LOUISVILLE, Ky. (AP) — Triple-digit heat and dry conditions that withered crops during a brutal summer could end up producing Kentucky's skimpiest corn yields in nearly three decades, a report said Friday.
As a result, many hard-pressed farmers who dreamed of cashing in on high grain prices will have to rely on crop insurance checks instead.
The report, based on conditions as of Aug. 1, estimated that statewide corn yields will shrivel to 65 bushels an acre. That looms as the state's lowest since 1983, when the crop produced 48 bushels per acre, and a whopping 74 bushels off last year's take, according to the report from the National Agricultural Statistics Service's field office in Kentucky.
In west-central Kentucky's Meade County, farmers will be lucky if overall yields break 40 bushels an acre, said Andy Mills, the local agricultural extension agent. It typically yields 150 bushels. It's the worst crop there since 1983, and could turn out to be even more meager, Mills said.
The stretch of 100-degree heat hit as the crop was developing, and several weeks later, the results are visible.
"The stalks are already drying up and the ears of corn are visibly smaller, or there is no ear of corn on the stalk at all," Mills said.
Corn production in Kentucky was forecast at 96.9 million bushels, down 46 percent from last year.
Western Kentucky farmer Bill Clift plans to start corn harvesting next week and usually averages about 160 bushels an acre. This year, he's bracing to top out at 50 bushels per acre. And some fields will be much worse.
"It's going to be the worst crops here in my lifetime, for sure," said the 44-year-old Clift, who farms in Caldwell, Lyon and Crittenden counties. "And I'm pretty sure my dad would tell you the same thing."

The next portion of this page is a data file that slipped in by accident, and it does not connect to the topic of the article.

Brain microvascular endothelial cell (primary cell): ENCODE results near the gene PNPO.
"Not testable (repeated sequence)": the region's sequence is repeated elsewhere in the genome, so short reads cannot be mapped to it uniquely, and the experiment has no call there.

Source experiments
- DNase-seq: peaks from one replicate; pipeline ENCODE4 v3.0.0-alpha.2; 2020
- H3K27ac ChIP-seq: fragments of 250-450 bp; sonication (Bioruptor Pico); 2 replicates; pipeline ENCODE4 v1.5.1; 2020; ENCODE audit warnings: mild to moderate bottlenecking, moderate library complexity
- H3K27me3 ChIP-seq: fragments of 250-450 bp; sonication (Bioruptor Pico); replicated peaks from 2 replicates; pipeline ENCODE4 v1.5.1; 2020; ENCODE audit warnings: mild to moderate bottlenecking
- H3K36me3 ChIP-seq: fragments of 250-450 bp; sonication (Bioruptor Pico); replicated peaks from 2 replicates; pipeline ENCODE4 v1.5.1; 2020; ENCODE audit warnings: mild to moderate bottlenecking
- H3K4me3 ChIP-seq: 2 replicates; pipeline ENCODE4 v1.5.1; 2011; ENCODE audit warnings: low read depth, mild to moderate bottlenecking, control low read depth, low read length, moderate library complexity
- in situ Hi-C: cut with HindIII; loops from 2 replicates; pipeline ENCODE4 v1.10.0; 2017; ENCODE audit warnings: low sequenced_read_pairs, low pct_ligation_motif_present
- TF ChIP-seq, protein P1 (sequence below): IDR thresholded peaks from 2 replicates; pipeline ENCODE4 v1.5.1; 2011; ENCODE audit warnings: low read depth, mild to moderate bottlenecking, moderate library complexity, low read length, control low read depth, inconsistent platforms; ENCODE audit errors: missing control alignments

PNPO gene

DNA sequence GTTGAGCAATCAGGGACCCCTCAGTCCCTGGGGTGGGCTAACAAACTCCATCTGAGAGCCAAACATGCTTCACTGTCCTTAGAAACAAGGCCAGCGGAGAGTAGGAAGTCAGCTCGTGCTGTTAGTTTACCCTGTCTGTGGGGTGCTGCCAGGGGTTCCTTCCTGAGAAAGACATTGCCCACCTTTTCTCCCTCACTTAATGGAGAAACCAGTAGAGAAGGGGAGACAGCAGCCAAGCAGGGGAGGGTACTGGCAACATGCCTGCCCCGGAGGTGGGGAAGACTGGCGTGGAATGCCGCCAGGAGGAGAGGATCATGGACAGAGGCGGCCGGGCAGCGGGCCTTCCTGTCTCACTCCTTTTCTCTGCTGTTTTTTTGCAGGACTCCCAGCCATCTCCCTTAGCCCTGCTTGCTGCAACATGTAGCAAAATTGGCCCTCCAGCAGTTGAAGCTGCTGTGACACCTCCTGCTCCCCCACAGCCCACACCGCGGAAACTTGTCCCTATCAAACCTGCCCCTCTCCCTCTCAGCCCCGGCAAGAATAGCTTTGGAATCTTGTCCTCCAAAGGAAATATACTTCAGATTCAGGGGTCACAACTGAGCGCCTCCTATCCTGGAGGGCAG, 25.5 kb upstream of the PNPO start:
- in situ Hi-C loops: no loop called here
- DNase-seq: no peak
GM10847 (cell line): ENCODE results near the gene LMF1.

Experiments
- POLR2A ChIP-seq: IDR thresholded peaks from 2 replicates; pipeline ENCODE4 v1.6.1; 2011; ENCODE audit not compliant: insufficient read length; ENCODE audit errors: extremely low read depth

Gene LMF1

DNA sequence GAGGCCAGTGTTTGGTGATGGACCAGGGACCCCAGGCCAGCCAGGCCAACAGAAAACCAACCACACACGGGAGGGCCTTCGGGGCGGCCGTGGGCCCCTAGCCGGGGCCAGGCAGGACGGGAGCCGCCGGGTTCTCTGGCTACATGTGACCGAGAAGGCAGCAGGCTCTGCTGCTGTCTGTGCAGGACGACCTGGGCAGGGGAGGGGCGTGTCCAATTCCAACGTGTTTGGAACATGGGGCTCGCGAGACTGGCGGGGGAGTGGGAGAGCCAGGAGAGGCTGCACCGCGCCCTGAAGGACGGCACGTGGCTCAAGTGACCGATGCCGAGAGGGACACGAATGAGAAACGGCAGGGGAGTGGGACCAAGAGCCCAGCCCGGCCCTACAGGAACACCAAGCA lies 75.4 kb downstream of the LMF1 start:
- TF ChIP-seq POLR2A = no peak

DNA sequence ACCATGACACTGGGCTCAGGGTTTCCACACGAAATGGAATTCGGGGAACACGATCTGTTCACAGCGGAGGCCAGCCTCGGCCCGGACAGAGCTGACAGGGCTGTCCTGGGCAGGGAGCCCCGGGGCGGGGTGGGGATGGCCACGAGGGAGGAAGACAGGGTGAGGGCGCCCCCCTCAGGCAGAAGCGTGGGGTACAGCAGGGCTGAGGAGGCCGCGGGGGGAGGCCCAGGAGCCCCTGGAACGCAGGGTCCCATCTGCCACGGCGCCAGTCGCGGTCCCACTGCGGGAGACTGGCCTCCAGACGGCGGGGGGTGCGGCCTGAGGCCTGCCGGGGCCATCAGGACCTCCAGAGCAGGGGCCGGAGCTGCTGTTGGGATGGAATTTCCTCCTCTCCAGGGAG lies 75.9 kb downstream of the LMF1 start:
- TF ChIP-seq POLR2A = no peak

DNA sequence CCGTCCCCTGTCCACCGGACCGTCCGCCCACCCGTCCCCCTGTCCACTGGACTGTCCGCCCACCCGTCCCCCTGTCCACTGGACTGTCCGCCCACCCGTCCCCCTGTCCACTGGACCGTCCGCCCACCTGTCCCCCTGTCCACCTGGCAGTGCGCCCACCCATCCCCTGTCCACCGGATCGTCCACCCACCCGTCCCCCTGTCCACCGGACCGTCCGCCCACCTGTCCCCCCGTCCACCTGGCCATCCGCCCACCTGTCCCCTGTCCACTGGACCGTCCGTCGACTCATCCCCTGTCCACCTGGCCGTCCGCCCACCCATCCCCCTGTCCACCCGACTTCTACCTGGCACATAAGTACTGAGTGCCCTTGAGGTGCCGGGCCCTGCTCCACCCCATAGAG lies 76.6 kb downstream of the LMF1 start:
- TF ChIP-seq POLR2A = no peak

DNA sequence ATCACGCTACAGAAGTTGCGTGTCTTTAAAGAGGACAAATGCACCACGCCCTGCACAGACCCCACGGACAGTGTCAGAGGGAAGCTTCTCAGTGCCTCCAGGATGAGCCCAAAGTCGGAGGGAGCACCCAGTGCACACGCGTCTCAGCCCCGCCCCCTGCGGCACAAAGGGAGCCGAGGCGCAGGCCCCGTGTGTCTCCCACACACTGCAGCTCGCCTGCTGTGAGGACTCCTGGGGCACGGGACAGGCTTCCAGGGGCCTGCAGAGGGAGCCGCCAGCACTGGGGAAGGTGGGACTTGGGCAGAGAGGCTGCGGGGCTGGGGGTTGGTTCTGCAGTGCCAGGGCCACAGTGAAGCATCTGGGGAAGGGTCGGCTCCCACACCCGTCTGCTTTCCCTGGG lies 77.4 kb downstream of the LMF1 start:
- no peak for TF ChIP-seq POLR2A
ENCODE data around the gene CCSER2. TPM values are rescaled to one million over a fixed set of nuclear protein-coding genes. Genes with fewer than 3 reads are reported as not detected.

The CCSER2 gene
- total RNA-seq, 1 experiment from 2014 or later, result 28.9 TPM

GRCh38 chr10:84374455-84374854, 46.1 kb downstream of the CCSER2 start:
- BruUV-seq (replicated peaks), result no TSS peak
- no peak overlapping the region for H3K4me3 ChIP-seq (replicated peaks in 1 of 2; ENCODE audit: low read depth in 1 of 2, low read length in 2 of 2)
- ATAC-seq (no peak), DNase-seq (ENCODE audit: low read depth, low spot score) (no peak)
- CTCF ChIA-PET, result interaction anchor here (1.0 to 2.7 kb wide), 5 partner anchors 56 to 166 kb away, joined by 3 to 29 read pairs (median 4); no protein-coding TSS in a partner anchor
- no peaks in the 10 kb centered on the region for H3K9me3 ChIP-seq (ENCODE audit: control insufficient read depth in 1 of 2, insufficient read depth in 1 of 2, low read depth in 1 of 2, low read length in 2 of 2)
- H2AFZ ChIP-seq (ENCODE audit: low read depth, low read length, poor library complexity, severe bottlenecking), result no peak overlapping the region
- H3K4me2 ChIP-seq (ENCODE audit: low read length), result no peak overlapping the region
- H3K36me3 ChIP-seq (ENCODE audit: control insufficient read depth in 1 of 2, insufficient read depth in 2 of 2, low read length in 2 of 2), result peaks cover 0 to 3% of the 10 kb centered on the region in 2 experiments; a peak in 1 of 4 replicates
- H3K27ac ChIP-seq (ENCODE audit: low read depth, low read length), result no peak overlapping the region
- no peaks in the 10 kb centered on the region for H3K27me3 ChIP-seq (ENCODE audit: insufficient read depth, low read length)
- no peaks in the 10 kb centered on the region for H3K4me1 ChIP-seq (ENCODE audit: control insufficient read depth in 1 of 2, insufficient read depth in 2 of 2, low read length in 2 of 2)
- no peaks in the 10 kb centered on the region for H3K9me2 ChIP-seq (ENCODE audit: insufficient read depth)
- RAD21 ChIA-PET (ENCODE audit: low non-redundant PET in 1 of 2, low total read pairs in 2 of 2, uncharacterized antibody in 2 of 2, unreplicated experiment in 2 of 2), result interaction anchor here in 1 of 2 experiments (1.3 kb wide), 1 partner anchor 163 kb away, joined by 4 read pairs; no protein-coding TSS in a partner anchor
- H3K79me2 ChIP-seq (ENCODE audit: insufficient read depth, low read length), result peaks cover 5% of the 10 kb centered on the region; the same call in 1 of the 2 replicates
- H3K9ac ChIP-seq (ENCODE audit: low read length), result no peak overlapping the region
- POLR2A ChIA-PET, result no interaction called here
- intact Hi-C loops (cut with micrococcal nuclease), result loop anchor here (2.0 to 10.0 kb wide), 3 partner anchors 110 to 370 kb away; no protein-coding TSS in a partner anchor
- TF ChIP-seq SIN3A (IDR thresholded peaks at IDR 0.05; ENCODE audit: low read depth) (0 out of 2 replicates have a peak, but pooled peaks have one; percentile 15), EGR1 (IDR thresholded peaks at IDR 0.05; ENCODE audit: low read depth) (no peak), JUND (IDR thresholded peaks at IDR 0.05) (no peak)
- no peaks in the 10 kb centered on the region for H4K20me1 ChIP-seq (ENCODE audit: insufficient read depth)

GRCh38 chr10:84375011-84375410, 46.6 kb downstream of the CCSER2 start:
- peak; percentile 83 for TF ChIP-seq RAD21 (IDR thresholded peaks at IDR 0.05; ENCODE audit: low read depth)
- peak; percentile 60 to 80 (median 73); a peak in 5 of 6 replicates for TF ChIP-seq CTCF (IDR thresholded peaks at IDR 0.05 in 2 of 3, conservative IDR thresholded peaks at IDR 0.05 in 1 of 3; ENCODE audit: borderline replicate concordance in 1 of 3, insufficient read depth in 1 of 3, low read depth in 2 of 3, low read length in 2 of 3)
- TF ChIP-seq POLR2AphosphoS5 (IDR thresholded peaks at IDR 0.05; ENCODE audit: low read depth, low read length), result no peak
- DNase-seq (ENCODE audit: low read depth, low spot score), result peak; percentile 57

Farmers in the western Kentucky grain belt were especially hard hit by drought that accompanied blistering heat.
"From the time it was planted until it was mature ... it never received significant rainfall," Clift said of his corn. "It never really matured. It died prematurely this time."
Just over three-fourths of the statewide corn crop was rated poor or very poor in the latest weekly crop report issued Monday. A scant 5 percent of the corn was rated good.
Clift, who planted about 1,800 acres of corn, said his crop insurance will help cover input costs.
"Looking back, if we'd have known it was as bad as it was, we could have cut input costs," he said. "But I guess farmers are always the eternal optimists. It's always wait for a better day and think it's going to rain tomorrow. And it never happened this year."
Reliance on crop insurance could cause some cash-flow problems for farmers, Clift said. Farmers often sell a crop as soon as it's harvested, pocketing the money right away. But farmers are unsure when they'll receive insurance checks, he said.
"Making it to the point to where we actually get some money coming in is going to be tough," he said.
Meanwhile, his soybean crop has benefited from recent rains that came too late for the corn, Clift said. But he's not expecting yields to top 20 bushels an acre, well off his typical yields of 35 to 40 bushels an acre.
"The heat's been cooking the blooms off them; they've been dropping pods," he said. "They actually look good, there's a lot of vine there, but I'm afraid there's not going to be any beans there."
Kentucky's soybean production was forecast at 40 million bushels, down 31 percent from 2011. Yield was estimated at 29 bushels per acre, 10 bushels below a year ago.
Nearly half the statewide soybean crop was rated poor or very poor in the latest weekly crop report, while 30 percent was fair and 18 percent good.
Kentucky burley tobacco farmers are expected to produce 135 million pounds of leaf, up 5 percent from 2011, the report said. Yield was forecast at 1,900 pounds per acre, down 100 pounds from last year's crop. The crop's condition is mostly fair to good.
Hay production also is forecast to be down significantly from last year due to reduced yields, the report said.
The lower production comes at a time when many cattle farmers already are feeding winter hay supplies to herds because pastures were reduced to stubble by the hot, dry conditions.